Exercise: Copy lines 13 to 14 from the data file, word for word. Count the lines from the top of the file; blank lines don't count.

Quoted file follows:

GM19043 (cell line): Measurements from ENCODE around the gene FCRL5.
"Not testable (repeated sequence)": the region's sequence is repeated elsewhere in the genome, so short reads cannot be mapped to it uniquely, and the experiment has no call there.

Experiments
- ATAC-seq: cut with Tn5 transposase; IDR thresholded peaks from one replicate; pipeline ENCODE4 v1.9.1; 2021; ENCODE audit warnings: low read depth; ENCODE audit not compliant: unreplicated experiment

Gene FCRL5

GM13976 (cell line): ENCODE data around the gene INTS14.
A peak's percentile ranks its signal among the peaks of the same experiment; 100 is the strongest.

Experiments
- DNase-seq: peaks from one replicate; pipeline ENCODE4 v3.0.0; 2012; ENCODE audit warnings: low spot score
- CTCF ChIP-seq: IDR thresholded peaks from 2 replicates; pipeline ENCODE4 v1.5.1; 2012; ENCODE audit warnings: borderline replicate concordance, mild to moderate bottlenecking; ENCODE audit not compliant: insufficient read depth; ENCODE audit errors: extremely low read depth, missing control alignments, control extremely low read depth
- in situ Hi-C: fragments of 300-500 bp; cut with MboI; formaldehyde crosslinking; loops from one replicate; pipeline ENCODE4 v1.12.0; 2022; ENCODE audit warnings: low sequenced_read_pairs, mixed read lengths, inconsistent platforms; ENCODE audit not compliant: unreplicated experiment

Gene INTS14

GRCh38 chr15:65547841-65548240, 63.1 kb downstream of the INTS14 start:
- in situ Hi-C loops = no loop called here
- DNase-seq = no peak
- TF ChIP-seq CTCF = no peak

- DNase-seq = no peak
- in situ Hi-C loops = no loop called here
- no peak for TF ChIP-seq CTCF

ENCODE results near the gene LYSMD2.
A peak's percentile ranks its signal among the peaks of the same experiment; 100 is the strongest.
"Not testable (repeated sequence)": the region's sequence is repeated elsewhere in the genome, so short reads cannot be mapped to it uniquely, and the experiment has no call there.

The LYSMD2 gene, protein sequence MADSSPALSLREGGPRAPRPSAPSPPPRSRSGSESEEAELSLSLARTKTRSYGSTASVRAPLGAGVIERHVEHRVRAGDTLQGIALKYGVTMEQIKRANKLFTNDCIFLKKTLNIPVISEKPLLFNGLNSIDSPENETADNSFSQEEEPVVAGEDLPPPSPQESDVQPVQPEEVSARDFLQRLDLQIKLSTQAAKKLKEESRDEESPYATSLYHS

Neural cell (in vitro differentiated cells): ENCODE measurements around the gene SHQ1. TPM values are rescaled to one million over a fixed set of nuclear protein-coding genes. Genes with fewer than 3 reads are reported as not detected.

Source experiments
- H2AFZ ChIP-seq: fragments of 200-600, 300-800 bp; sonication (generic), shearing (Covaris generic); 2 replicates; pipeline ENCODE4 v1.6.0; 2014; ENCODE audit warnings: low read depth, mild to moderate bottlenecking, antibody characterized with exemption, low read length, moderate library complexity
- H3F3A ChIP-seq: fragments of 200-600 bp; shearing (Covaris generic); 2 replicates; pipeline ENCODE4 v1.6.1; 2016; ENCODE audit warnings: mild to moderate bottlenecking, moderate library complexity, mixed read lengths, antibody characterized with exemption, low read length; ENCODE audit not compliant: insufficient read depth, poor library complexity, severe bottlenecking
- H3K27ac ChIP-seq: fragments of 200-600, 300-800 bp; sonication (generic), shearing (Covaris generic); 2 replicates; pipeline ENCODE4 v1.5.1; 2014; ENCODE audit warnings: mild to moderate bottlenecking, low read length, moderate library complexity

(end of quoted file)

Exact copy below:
GRCh38 chr15:65547841-65548240, 63.1 kb downstream of the INTS14 start:
- in situ Hi-C loops = no loop called here